Co-founder, Publisher

Marc Côté marc@rentalhousingbusiness.ca

Associate Publisher Nishant Rai


David Gargaro david@rentalhousingbusiness.ca

Contributing Editor

John Dickie, President CFAA jdickie@rentalhousingbusiness.ca

Creative Director / Designer Scott Clark

Photography by Revi Riabinski

Office Manager Geeta Lokhram


One year $49.99 Cdn Two years $79.99 Cdn Single copy sales $9.99 Cdn Opinions expressed in articles are those of the authors and do not necessarily reflect the views and opinions of the CFAA Board or management. CFAA and RHB Inc. accept no liability for information contained herein. All rights reserved. Contents may not be reproduced without the written permission from the publisher. P.O. Box 696, Maple, ON L6A 1S7 416-236-7473

Enjoy the issue! David Gargaro Senior Editor

4 | July 2022

Produced in Canada All contents copyright © RHB Inc. Canadian Publications Mail Product Sales Agreement No. 42652516

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VOL.15 NO.2 2022


Requirement to report elevator outages via portal takes effect on July 1

Owners and licensees of elevators in Ontario should be aware of this new legislation.

RHB’s forum for rental housing associations to share news, events and industry information

Avenue Living: From Brooks to billions

Hot Topics: LPMA explains its Property Management 101 course, as well as how rental housing providers are coping with the rampant supply chain interruptions. pg. 49 WRAMA reports news on the municipal elections for Waterloo Region, its cities and Guelph, and on the Landlord and Tenant Board Townhall held on July 6, with the LTB’s projection for when the backlog will be cleared. pg. 53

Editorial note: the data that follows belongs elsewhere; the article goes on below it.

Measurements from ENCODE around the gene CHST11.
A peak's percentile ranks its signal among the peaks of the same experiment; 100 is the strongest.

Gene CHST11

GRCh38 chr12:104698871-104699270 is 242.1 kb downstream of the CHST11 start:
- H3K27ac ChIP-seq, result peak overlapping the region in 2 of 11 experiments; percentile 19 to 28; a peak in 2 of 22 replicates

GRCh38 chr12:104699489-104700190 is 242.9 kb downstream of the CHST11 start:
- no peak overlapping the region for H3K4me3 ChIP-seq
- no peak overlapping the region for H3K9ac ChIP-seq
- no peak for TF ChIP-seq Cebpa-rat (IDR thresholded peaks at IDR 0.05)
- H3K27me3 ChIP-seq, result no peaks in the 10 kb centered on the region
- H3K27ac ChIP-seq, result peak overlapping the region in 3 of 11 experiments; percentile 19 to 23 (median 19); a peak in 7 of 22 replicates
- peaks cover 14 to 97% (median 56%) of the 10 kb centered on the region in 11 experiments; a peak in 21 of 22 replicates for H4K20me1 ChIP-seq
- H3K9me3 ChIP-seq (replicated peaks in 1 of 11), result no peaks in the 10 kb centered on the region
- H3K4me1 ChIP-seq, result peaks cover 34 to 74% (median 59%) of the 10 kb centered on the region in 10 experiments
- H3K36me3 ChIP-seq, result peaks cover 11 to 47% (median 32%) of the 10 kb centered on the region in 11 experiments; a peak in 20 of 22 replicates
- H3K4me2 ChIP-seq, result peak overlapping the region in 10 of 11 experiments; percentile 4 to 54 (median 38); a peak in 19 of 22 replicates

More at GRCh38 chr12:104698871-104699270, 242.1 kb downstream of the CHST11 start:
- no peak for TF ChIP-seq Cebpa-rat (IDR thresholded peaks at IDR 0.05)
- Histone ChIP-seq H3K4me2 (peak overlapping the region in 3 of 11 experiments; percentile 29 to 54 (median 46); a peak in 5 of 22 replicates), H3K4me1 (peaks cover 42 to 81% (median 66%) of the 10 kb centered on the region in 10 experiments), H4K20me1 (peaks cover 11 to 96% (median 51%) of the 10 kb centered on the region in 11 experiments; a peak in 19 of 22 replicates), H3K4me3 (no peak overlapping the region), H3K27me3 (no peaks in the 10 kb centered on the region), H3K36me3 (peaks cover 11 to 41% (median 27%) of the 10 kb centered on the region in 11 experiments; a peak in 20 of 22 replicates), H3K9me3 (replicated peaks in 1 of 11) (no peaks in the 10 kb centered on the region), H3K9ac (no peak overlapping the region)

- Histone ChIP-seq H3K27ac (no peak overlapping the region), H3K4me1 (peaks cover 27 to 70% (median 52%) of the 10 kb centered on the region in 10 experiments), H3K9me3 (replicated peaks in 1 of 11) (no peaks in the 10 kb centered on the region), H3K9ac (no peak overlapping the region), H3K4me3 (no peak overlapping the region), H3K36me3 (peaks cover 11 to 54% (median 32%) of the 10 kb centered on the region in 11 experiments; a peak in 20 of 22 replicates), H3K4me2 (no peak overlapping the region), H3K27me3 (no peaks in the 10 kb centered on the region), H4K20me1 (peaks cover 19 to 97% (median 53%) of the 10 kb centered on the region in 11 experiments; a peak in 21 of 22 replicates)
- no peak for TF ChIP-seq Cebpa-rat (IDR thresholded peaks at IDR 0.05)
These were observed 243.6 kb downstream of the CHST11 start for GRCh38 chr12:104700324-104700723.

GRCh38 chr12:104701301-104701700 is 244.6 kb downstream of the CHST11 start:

In just 16 years, Anthony Giuffre has grown his business from one rental property to $3.8 billion in assets under management.

HDAA provides an update on Hamilton’s vacant home tax, the municipal election in Hamilton, and HDAA’s recent dinner meeting, hearing from Tony Irwin, FRPO CEO. pg. 57 EOLO reports on the candidates for mayor in the Ottawa municipal election, and discusses the pros and cons of inclusionary zoning and Ottawa’s steps toward adopting it in major transit station areas. pg. 61

The Member Associations


Regional Association Voice

RAV features the latest industry news from four member associations.

Frank Leone: Portrait of a rental property owner The owner of Lenmar Ltd. is a dedicated reader of our magazine and representative of our industry.

6 | July 2022


Final Take Away

Strategic digital marketing: The value of a holistic approach Your website should be a key tool in your marketing strategy.